1.4 Why not require all OASIS Standards to be royalty-free?
In today's reality, no standards organization can ensure that its work is or will remain completely free of patent claims. There is always a risk that someone in the world holds a patent that can be claimed as essential for any specific standards project. The most any standards organization can do is provide clear, equitable regulations to govern the behavior of those who participate in its work and publicly document the licensing commitment of all participants. The OASIS IPR Policy seeks to create the greatest possible incentive for patent holders to participate productively in an open standards process, responsibly disclose their interests, and make available, without prejudice, licenses for any essential claims they may have.
2. Licensing Obligations
2.1 Who is affected by the OASIS IPR Policy?
TC Participants incur licensing obligations after a 60-day grace period.
TC Observers and their employers incur licensing obligations only if they provide feedback.
Any OASIS Member who makes a specific contribution of technical work to a Committee is obligated upon submission provided the contribution is used in an approved OASIS Committee Specification and/or OASIS Standard.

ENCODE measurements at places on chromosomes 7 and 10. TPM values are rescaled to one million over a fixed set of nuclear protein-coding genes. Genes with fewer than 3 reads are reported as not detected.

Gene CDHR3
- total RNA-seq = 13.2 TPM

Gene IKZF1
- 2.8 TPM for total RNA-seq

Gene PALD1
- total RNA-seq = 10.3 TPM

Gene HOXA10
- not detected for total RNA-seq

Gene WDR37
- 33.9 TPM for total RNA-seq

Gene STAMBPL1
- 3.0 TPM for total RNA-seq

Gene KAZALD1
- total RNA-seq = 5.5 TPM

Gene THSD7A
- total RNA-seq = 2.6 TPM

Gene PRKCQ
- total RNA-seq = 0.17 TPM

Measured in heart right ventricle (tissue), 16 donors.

Non-Committee Participants (both OASIS members as well as the public) who submit comments to a Committee are required to do so under the Feedback License but are otherwise not obligated under the IPR Policy.
OASIS members who are not represented as TC Participants and who do not otherwise contribute to a TC incur no obligation.
All OASIS Members and the public benefit by the policies underlying the OASIS IPR Policy designed to increased disclosure and license availability.
2.2 What licenses are available during standards development?
The OASIS IPR Policy provides for prototyping licenses, so that TC Participants may test implementations of unapproved specifications without having to request a formal license. Once a Committee Specification is approved, the prototyping license terminates. Implementers must then formally request licenses for any essential claims of applicable patents, and patent holders of essential claims who are or have been TC Participants and/or made a contribution to the Committee will be obligated to grant licenses, under the terms required by the Committee's declared IPR mode.
2.3 Can a license other than the ones described in the OASIS IPR Policy be granted?
The OASIS IPR Policy defines baseline terms under which licenses must be granted upon request. Alternative terms may be substituted, if agreed to by both the patent holder and the implementer.
2.4 Can a Committee increase or decrease the scope of its work to alter IPR obligations?